What is it?

For Christmas 2020, I drew my sister-in-law, Alexis, in the family gift exchange. I had no idea what unique gift I could giver her… but I knew I would probably have to make something. Challenge accepted!

Monica gave me some useful tidbits… “She likes flowers”, and I already knew she liked things with some science aspect. I would spend the next few days coming up (and discarding) various ideas until I was cutting the grass and it dawned on me, name and all:

The Night Blossom is a unique, hand-made flower that only blooms at night. Its glow comes from 15 separate vials of gaseous, radioactive tritium. Tritium emits electrons through beta decay and is the only radioluminescent light source still in use.

Tritium beta radiation is safe, as it is insufficient to penetrate human skin. The half-life of tritium is about 15 years

This is not your typical “glow in the dark” item. Because of the radioluminescence, the flower is glowing constantly. Even during the day when it’s too light to notice. At night, it produces a soft glow that is just enough to be pretty, but not enough to be distracting. I imagine some alien planet where fields of Night Blossoms flourish…


That golden flower in the middle was my original (overly simply) concept

It started with a relatively simple idea, but things quickly got more involved. After several test iterations and 3D test prints, I arrived at an original design for the petals, bud, and stem.  The prints were sanded, and a custom-tinted epoxy was applied to get the proper effect. The epoxy adds an almost “blown-glass” quality.

The vials were inserted into the petals and bud, which were then glued in place. The stem was finished in a similar manner and glued to the back to permanently encase the tritium.


I wasn’t sure how to present the item, but I knew I wanted an “Apple-esque” experience when Alexis opened it. I also knew she was going to have to travel (by plane) with it, so it had to be protected somehow. I searched several stores and online for the perfect box and came up empty, so I wound up making that, too.

This turned out to be a good solution, because when the family decided to cancel travel due to the pandemic, I had to ship the present to California. I added a little extra foam to the box and it survived the trip.

Tritium vials used in construction:
Quant 5, T1 1.5x6mm Vials (yellow)
Quant 5, T35 3.5x25mm Vials (yellow)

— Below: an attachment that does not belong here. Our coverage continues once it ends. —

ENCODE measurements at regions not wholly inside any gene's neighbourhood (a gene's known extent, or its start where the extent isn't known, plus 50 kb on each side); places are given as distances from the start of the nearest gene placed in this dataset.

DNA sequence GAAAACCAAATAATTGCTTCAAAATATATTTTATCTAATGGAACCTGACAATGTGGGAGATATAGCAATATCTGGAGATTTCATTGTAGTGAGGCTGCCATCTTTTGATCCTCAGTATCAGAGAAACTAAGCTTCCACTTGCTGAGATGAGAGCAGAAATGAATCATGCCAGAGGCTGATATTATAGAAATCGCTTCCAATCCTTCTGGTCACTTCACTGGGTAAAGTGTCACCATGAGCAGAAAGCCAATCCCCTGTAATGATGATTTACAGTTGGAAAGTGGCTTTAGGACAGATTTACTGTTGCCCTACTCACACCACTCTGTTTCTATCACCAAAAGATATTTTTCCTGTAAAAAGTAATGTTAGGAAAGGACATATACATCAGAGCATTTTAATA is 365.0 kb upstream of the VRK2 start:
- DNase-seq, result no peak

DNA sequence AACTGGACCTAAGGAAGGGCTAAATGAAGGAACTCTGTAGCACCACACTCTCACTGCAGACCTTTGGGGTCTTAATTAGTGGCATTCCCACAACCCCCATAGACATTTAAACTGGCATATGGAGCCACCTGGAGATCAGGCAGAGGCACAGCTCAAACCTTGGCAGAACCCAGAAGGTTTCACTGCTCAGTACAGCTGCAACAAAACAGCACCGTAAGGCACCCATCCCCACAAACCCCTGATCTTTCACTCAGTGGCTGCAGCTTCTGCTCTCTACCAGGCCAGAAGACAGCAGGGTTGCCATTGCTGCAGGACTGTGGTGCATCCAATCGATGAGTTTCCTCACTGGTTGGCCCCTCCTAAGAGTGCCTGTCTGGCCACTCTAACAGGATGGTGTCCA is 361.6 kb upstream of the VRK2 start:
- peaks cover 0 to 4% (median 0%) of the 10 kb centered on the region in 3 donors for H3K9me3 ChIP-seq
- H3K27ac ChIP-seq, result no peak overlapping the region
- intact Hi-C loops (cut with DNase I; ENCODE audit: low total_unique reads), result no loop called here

Quant 5, T315 3x15mm Vials (white)

The stem is “unlit” in Alexis’s version, but Monica has requested a glowing stem for hers.

It seems to be getting harder to find tritium vials in the correct sizes. I am not sure if this is pandemic related or something else. I knew the project was going to be a success when Monica asked me to make her one for Valentine’s Day. But for now, I can’t find the materials I need online. Alexis’s flower may truly be unique.


Text from Alexis on Christmas morning: “Coolest. Present. Ever.”

Mission Accomplished!

2021 Update:

I finished Monica’s Night Blossom for Christmas this year. Tritium vials have been hard to come by, so I had to make some substitutions. For this version, I used the following types:

Quant 5 T1 1.5x6mm Vials (yellow)
Quant 5 T2b 2x12mm Vials (white)
Quant 5 T3a 3x25mm Vials (yellow)

Basically, the “bud” vials are the same (T1) but the Yellow petals are slightly thinner (3mm vs 3.5mm) and white vials are slightly shorter (12mm vs 15mm) and thinner (2mm vs 3mm). But that’s what I could get! I mostly constructed this NB the same way, but I did use my new SLA printer instead of my FDM printer. The large yellow petals were coated with tinted epoxy, but for the bud and white petals I added tint directly to the SLA resin.

SLA printers can print much clearer than FDM printers. The clearer printing has advantages and drawbacks: I don’t think the petals diffuse the light as much, but I also think it’s a little brighter because of that. And the bud is not only more clear, but now it has a neat “ring” effect that is lacking in Alexis’s version. Overall, it’s similar but still unique in its own way.